Phantom in the Cold War...
... RAF Wildenrath 1977-1992 from Pen and Sword
Title: Phantom in the Cold War
Author: David Gledhill
Publisher: Pen and Sword
This new hardback from Pen and Sword and author David Gledhill covers one of my all time favourites, the Phantom. The author was a navigator on the type, later moving on to fly the Tornado as well. In particular this looks at the operation of the air defence variant of the F4, operating from RAF Wildenrath in West Germany during the Cold War. It tells us about the operation of the air defence variant of the F-4 Phantom in RAF service, and the includes the changes made to aircraft which had originally been purchased for the Royal Navy. Added to that it also gives us the story of their airbase, RAF Wildenrath.
A good deal of what we are told would not have been have been allowed, but now many years later, with both aircraft and the base itself no longer in service it is OK. There are 14 chapters which take us through the story. Starting from the conversion of the F-4 from bomber to an air defence role it goes on to explain the role of the aircraft within West Germany and adds a description of the base at Wildenrath itself. Then there is the Operational Context and the constraints of operating in the busy airspace over West Germany durig the Cold War. Industrial action by air traffic controllers even impacted the military operations. Then we get a look at the daily life of aircrew and the way that Battle Flight operated, the pair of jets kept at alert, ready to fly within 5 minutes of the alarm. Coverage of the War Plans and the introduction of the Tactical Leadership Programme. Four more chapters explore the service life of the Phantonm from the formation of the Phantom squadrons in the 1970's, their squadron operations in both early and late eighties and then in the 1990's, when the type was taken out of service. The final chapter looks at The Demise, of not just the Phantom in RAF service but of RAF Wildenrath as an airbase as well. Today a few of the airframes are now museum exhibits while the land once occupied by the base has been used for industrial development, such as a railway test facility and the runways torn up and returned to agriculture. One remaining HAS (Hardened Aircraft Shelter) is still there, used to house golf course maintenance equipment. The crews had to put in a lot of work and sometimes deal with tragedy as they dealt with losing colleagues in an occasional aircraft crash. It was also a time of changing technology. In the early days they flew alongside types such as the F-100 and the F-104. At the end they faced the next generation of aircraft, from the F-15 with NATO and the Mig-29 with the Warsaw Pact. All the text is backed up with plenty of archive photos, mostly in colour, throughout the book.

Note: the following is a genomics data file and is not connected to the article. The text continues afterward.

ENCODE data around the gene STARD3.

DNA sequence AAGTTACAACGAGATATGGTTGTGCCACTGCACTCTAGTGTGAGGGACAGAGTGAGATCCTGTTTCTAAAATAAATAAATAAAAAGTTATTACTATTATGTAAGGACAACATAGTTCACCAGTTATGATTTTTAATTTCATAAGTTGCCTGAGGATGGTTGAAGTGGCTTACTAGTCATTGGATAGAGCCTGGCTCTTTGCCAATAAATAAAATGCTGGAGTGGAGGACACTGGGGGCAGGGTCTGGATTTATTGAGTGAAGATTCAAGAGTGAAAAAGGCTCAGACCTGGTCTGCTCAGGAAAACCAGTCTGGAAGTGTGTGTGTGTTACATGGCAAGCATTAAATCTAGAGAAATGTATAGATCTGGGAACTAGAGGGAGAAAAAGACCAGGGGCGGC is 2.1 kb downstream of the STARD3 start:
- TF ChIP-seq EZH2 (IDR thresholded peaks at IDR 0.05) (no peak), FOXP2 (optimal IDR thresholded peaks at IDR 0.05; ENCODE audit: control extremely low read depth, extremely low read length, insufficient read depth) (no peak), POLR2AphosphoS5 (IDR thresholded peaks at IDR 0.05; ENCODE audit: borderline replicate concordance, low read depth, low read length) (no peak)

I enjoyed this book and learnt a lot about what it meant to fly the Phantom during the Cold War, and flying from what would have been one of the front line airbases if the Warsaw Pact had made an attack on Western Europe. The other thing for me was to see the forward by Group Captain Ali McKay RAF (retired), who was not only once the Commander of RAF Wildenrath but who I worked with when he was later a director at Waitrose supermarkets and we had a good few chats about flying as he always had the enthusiasm for fast jets, an enthusiasm that is equally clear for the author David Gledhill.
Thanks to Pen and Sword for this review copy.